Jil Sander SS24 was a lesson in layering 

Jil Sander SS24 was a lesson in layering 

by Ollie Cox
3 min

Jil Sander has always maintained an air of cool since it first emerged as a pioneer of the minimalist aesthetic. The brand’s namesake founder has left and returned to the brand three times since its 1968 inception, with Raf Simons being released from his position as creative director in 2012. In 2017, Luke and Lucie Meir steadied the ship with their combined experience, which continued into the SS24 collection. 

Models wore skull caps paired with dresses which blended a body-hugging ribbed upper into a flowing dress from the waist, mirroring the tempo of its wearer as they weaved through the white-walled industrial space. The skull cap was seen throughout, worn with a boxy white blazer featuring two-toned layering, a high-necked top and shorts in the same hue, in a look that channelled the energy of a 1920s flapper. 

Next, we saw high-waisted trousers met with a black vest accented with the ruffles of a tutu around the neck. The components were combined with a long leather belt holding the look together, complete with silver hardware. Tradition went out of the window, as models wore gold jewellery in contrast to the silver detailing seen in the rest of the outfit. 

Dresses arrived in light, airy materials and a varied colour palette. A semi-sheer one-piece featured a deep V neckline, with contrast seen in muted yellow heels. Later, we saw an iridescent, faded yellow dress which fell below the knee, finished with baggy suede boots. Adwoa Aboah took to the runway wearing a white dress with ruched details, layered with a poncho across the shoulders and contrasted with black leather boots. Throughout the collection, circular cut-outs were featured across dresses, revealing skin and shirting underneath, in keeping with the brand’s blend of classic womenswear styling with an avant-garde eye for detail.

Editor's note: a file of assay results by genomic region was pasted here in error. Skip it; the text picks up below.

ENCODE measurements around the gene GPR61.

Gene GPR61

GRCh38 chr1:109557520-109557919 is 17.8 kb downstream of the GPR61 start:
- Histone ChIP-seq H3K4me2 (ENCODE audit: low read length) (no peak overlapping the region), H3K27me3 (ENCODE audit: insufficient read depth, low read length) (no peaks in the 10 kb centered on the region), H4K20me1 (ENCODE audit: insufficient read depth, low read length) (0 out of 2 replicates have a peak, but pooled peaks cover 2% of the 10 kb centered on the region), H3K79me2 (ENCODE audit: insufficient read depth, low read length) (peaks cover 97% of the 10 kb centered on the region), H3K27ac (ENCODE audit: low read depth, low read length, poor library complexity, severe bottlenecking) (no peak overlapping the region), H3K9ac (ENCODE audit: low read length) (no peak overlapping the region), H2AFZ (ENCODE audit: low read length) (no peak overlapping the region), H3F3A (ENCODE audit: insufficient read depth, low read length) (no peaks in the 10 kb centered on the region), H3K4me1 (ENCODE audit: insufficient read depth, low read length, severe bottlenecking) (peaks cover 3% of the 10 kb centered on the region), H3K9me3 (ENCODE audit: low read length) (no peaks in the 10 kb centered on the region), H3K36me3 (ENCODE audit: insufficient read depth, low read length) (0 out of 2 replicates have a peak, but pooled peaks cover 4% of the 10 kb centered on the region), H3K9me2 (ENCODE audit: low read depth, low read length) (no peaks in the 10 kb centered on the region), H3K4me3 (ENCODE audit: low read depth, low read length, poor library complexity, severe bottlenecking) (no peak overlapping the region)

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Later looks subverted the muted colour palette, seen in a boxy yellow top and bermuda shorts combination, complete with cowboy-style silver collar clips, and accompanied by a leather shoulder bag carried under the arm. 

In a step away from the traditionally minimalist looks Jil Sander has become known for, we saw a full snakeskin overcoat with pointed leather boots protruding from the confines of the exotic outerwear. Channelling the energy of the Jil Sander woman on the go, a matching bag was clasped tightly by the side of models, with sleeves rolled up and hands in pockets. Further snakeskin features included a pencil skirt worn with a loosely fastened, billowing white shirt and a pair of Mary Jane-style shoes.

A darker snakeskin could be seen peeking from beneath a black long-length jacket, with a leather basket bag providing a put-together polish to the outfit, aided by a wide, heavy-duty adjustable strap with gold detailing. 

A neon pink vest was worn loose and met with a black tailored skirt, in a playful and powerful combination that appeared to draw on Luke Meir’s streetwear background. Having previously designed for Supreme, he is well-versed in elevating everyday prints and designs for the runway. 

Luke and Lucie Meier maintained the modern, elegant and minimalist edge of the Jil Sander brand, which has been upheld since the departure of its founder, whilst punctuating the collection with a new personality, seen through playful pops of colour, mixed metal accessories, and exaggerated proportions. 

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